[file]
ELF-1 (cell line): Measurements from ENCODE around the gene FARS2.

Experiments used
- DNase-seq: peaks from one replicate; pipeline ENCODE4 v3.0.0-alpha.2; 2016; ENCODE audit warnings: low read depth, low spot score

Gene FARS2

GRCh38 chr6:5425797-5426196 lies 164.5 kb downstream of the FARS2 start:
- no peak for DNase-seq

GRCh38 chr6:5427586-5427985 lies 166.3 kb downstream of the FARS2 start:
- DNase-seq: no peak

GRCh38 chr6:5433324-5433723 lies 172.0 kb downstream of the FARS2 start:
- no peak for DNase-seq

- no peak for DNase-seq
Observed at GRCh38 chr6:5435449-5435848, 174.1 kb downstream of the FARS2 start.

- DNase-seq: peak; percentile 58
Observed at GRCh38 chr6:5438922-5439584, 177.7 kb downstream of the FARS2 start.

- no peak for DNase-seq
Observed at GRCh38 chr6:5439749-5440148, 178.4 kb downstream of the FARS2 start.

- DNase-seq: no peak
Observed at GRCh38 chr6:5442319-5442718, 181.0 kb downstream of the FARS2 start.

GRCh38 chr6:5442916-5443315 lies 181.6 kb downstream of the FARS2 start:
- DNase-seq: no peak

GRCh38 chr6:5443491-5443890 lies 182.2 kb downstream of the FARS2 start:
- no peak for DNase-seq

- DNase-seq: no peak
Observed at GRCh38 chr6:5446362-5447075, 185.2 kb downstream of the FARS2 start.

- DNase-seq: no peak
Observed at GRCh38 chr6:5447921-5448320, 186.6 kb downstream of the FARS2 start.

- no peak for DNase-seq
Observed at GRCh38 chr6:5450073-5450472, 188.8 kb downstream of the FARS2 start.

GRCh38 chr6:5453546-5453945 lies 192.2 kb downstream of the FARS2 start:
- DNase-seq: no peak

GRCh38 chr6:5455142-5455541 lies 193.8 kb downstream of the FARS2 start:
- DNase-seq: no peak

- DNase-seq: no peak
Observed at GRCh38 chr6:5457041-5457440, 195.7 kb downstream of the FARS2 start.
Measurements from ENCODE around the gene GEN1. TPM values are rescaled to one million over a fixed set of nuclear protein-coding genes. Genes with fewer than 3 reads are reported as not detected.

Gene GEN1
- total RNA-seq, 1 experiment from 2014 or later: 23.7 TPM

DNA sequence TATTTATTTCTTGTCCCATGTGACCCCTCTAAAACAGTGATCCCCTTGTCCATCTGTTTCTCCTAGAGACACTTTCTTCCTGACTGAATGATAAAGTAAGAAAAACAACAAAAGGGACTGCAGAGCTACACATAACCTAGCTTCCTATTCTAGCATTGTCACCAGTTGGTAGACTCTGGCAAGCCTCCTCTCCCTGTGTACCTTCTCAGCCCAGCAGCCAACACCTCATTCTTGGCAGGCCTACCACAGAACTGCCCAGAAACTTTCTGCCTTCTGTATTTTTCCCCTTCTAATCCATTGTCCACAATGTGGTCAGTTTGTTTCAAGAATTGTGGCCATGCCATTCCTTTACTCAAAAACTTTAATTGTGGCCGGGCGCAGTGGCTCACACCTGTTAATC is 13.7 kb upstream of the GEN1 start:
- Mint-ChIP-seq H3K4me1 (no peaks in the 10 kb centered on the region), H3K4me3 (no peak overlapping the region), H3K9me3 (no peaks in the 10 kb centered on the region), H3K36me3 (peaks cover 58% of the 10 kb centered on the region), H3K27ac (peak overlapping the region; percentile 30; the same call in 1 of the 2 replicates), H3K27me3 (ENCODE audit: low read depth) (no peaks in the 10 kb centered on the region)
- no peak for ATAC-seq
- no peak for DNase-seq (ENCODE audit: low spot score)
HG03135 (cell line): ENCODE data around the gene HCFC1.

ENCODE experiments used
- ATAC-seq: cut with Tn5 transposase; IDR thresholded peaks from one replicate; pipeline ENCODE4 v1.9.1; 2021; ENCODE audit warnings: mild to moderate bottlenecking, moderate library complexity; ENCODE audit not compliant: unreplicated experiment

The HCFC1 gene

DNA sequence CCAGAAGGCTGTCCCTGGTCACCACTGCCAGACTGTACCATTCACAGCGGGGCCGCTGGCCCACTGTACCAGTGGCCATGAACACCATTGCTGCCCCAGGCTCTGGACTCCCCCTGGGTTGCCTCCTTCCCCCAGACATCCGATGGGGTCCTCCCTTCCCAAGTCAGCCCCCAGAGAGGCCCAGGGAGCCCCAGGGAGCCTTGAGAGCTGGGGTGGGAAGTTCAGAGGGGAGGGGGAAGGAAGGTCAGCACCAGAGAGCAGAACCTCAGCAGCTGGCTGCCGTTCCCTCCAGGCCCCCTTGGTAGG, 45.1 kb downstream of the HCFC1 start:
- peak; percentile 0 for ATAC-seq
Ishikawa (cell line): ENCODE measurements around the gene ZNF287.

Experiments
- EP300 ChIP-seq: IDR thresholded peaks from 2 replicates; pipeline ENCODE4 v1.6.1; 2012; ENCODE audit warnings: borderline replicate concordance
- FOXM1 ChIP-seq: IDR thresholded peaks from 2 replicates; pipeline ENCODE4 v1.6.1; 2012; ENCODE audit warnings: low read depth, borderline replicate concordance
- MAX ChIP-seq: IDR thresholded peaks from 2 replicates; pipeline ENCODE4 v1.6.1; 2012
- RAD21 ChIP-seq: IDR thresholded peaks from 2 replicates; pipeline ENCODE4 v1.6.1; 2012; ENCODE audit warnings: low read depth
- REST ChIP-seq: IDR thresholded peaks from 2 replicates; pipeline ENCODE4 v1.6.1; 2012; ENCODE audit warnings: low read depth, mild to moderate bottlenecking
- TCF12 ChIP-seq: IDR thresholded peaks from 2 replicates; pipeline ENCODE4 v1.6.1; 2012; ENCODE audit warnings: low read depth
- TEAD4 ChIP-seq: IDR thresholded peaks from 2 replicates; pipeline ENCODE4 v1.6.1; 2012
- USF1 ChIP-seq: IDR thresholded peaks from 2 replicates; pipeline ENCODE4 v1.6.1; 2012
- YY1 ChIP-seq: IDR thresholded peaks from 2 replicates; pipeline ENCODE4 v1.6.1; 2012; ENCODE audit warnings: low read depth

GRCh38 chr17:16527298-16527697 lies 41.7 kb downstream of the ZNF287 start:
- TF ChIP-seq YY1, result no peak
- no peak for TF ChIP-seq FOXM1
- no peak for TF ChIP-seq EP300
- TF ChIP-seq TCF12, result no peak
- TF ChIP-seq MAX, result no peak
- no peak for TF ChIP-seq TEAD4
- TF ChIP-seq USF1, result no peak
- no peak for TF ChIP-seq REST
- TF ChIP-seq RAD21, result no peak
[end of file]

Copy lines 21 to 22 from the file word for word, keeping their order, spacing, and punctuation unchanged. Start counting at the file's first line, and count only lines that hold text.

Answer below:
GRCh38 chr6:5443491-5443890 lies 182.2 kb downstream of the FARS2 start:
- no peak for DNase-seq